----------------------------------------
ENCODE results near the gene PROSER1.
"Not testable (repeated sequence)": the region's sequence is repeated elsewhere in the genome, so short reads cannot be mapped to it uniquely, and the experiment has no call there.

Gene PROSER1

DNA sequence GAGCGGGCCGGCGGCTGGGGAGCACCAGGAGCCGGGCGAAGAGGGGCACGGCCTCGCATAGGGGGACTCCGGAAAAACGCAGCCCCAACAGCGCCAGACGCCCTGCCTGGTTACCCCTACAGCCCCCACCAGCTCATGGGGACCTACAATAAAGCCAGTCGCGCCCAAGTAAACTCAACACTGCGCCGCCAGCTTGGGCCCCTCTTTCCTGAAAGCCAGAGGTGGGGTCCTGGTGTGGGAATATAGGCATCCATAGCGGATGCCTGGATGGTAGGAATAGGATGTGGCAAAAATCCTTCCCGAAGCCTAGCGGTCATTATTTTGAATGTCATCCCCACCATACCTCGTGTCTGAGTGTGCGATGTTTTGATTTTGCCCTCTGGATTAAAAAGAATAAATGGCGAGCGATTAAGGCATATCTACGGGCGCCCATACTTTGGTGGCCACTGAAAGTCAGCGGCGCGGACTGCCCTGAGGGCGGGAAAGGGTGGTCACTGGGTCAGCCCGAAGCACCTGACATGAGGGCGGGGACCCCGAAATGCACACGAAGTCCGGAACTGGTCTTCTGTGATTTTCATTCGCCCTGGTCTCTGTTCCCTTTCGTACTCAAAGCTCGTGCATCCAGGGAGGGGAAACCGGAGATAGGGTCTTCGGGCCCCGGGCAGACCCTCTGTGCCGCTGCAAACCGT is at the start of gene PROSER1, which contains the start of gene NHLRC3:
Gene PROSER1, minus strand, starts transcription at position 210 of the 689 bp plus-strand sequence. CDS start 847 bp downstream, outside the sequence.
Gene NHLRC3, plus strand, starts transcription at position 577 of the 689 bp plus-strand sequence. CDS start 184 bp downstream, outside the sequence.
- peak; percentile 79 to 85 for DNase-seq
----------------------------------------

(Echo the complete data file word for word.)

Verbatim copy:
ENCODE results near the gene PROSER1.
"Not testable (repeated sequence)": the region's sequence is repeated elsewhere in the genome, so short reads cannot be mapped to it uniquely, and the experiment has no call there.

Gene PROSER1

DNA sequence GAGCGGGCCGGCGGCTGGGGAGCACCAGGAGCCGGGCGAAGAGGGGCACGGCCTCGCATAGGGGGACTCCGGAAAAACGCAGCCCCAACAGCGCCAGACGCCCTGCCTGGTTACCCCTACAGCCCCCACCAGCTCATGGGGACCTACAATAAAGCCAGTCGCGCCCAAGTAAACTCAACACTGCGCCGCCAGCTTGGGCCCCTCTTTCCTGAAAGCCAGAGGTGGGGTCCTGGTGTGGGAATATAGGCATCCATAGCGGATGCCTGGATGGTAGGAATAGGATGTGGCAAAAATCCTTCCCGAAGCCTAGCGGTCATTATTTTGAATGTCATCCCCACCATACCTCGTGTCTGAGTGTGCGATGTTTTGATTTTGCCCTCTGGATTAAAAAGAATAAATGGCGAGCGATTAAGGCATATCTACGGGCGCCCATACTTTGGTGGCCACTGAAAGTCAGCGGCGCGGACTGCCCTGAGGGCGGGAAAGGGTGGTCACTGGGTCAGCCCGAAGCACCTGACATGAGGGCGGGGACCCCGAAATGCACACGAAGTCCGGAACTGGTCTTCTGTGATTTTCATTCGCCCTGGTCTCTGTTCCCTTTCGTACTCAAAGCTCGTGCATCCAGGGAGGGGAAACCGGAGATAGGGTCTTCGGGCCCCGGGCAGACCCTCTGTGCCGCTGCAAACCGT is at the start of gene PROSER1, which contains the start of gene NHLRC3:
Gene PROSER1, minus strand, starts transcription at position 210 of the 689 bp plus-strand sequence. CDS start 847 bp downstream, outside the sequence.
Gene NHLRC3, plus strand, starts transcription at position 577 of the 689 bp plus-strand sequence. CDS start 184 bp downstream, outside the sequence.
- peak; percentile 79 to 85 for DNase-seq